Anne van Kesteren


The modules are ready; let’s go MT! Well tomorrow that is and if it goes well, I might as well turn my whole site into a series of lists… (Simply said: loose the divs!)


  1. I guess you saw this one coming, but why would you want to loose the divs? A list is a structural element which implies a collection of the same kind of list items. A complete site hardly qualifies in that way... Or am I missing something?

    Posted by Bas Hamar de la Brethonière at

  2. Interesting idea. I can see treating a blog as a list of days, where each element can contain a list of entries. But you start getting down to matters of semantic taste. I agree that a blog isn't really that "listy"--it is more like running text divided by headers. IMHO.

    But lists would almost completely eliminate the need for class attributes, if you write the CSS right. If comments are subsidiary to an entry, and an entry also contains its own manually-coded list, you'd need at least a [OL class="comments"] qualifier to separate them out.

    The sidebar would logically be a different list, though.

    Posted by Adam Rice at

  3. Don't switch to lists. Blogs entries are generally to disconnected to be considered.. well, connected. Lists imply connection, so I would advise against.

    Posted by Gary F at

  4. Each blog entry is connected by the mere fact that it is a blog entry. A list of blog entries is perfectly acceptable.

    Posted by Scott Johnson at

  5. Currently I use two div elements. 1 for the sidebar and one for all the content. Both have an id. The sidebar should be a complete list IMO. I already tried that offline and it worked in both Mozilla 1.5b and IE6 (well my version of IE that is).

    So the sidebar will be a list. But I still have thought about the content of the page. It does look like a list, but a set of p elements look like a list too :).

    Posted by Anne at

  6. Just brainstorming for a moment:
    You could put blog entries in a definition list, and comments in an ordered list.

    It will be tricky, but not impossible. It probably is worth a try, though.

    Posted by Bas Hamar de la Brethonière at

  7. You could put blog entries in a definition list, and comments in an ordered list.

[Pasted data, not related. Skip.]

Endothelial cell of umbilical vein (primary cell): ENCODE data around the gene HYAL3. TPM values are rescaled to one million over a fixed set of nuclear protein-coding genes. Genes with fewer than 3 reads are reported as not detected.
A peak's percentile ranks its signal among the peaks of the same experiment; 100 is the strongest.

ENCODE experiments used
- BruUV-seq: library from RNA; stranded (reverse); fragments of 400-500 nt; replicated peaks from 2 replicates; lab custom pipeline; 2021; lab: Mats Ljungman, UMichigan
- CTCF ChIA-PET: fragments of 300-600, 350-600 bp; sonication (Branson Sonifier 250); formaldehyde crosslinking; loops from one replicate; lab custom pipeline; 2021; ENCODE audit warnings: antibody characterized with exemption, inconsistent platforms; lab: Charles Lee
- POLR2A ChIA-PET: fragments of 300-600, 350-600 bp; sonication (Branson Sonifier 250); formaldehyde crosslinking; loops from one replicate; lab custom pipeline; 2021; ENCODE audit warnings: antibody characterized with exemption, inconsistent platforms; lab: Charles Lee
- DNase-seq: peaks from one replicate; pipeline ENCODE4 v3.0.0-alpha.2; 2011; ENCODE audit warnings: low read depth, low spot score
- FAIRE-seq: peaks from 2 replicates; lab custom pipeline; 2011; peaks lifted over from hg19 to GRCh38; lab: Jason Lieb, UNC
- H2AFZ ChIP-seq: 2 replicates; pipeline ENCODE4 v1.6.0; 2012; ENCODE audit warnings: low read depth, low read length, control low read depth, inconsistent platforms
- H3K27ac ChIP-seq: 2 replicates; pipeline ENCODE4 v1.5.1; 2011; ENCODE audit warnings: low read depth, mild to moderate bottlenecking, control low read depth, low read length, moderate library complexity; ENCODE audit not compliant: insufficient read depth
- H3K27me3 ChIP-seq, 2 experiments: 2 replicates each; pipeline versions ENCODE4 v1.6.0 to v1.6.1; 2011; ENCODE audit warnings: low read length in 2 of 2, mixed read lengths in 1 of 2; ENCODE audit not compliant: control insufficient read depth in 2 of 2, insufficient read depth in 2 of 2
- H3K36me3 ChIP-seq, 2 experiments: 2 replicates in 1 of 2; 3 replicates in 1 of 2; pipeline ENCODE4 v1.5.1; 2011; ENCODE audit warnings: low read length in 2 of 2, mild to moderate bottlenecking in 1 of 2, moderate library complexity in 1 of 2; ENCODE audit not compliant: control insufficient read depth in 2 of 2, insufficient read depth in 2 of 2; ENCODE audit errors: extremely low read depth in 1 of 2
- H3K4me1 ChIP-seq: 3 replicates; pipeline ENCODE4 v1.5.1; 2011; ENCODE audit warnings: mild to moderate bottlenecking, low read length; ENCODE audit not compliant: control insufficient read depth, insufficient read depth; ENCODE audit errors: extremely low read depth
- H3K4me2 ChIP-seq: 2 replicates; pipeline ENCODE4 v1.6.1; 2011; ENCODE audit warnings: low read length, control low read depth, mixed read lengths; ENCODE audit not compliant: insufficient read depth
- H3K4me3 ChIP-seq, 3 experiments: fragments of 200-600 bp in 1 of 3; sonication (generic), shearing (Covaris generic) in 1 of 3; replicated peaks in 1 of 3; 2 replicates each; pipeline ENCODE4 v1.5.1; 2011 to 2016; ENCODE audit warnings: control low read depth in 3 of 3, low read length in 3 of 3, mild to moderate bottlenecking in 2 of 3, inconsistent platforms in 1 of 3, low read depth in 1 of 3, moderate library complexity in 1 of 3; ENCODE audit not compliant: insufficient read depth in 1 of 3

I think it makes more sense the other way around: definition list for the comments and a ordered list for the blog entries. Why? Quite simple: a defintion-list may be used for dialogs too (more info: Doug Bowman in 'SimpleQuiz > Part III: Heading and List and HTML 4.01 specification - 10.3 Definition lists: the DL, DT, and DD elements) and the entries are ordered by date.

    Posted by Robbert Broersma at


    Posted by Michael at

  9. I don't think I like this idea. The div element is the right one for the job: to mark structural divisions in the document. Why would you use lists for everything? Just because you can? Tantek gets away with it, but I don't have to like it. Does it produce cleaner code? Does it improve accessability? Semantic structure? I don't see why it would be any better.

    Posted by Ben at

  10. Each blog entry is connected by the mere fact that it is a blog entry. A list of blog entries is perfectly acceptable.

    While I agree with this to an extent, by the same rationale almost anything can be a list.

    Paragraphs? Hell no, I'm having an ordered list of words (and it wouldn't be difficult to make it indistinguishable from a real paragraph).

    You can do this, but that doesn't mean you should. Use paragraphs for sentences, use divs to logically separate content (until SECTION comes along), and use lists for lists of closely related items.

    Posted by Gary F at

  11. I don't like the idea of that "ultrahyperlisting".

    I agree with Ben in this point. We are having various portions of text in a Blog, with headings and paragraphs.
    As for the use of definition lists for dialogues. I think it is used because there is just no other way to mark up dialogues in a clear way. But if this use is 100% correct...hmmm I don't know.
    The same goes for comments. Is it an ordered list? You could say "yes", it is chronological. But in some cases you have comment #10 responding to comment #2, so shouldn't #10 rather be #2.1?

    Posted by Minz Meyer at

  12. Shouldn't #10 be #2.1?

    Yup. It's called "Comment Threading". One of the nice MovableType plugins I use ...

    (To be fair, I don't number my comments; I think a Subject Heading is more flexible and evocative than a mere number.)

    Posted by Jacques Distler at

  13. Found some ways to import entries. I think I will go live this weekend. If everything goes well.

    Posted by Anne at

  14. From the recent Simplebits discussion on lists:

    [Screen readers] treat lists differently from normal text broken up by line breaks. JAWS, for instance, announces that it's an 'unordered list with 5 items'. I imagine other screenreaders will provide similar information.

    Do you really want screen readers to announce all your entries as a list of items?

    Posted by Darin at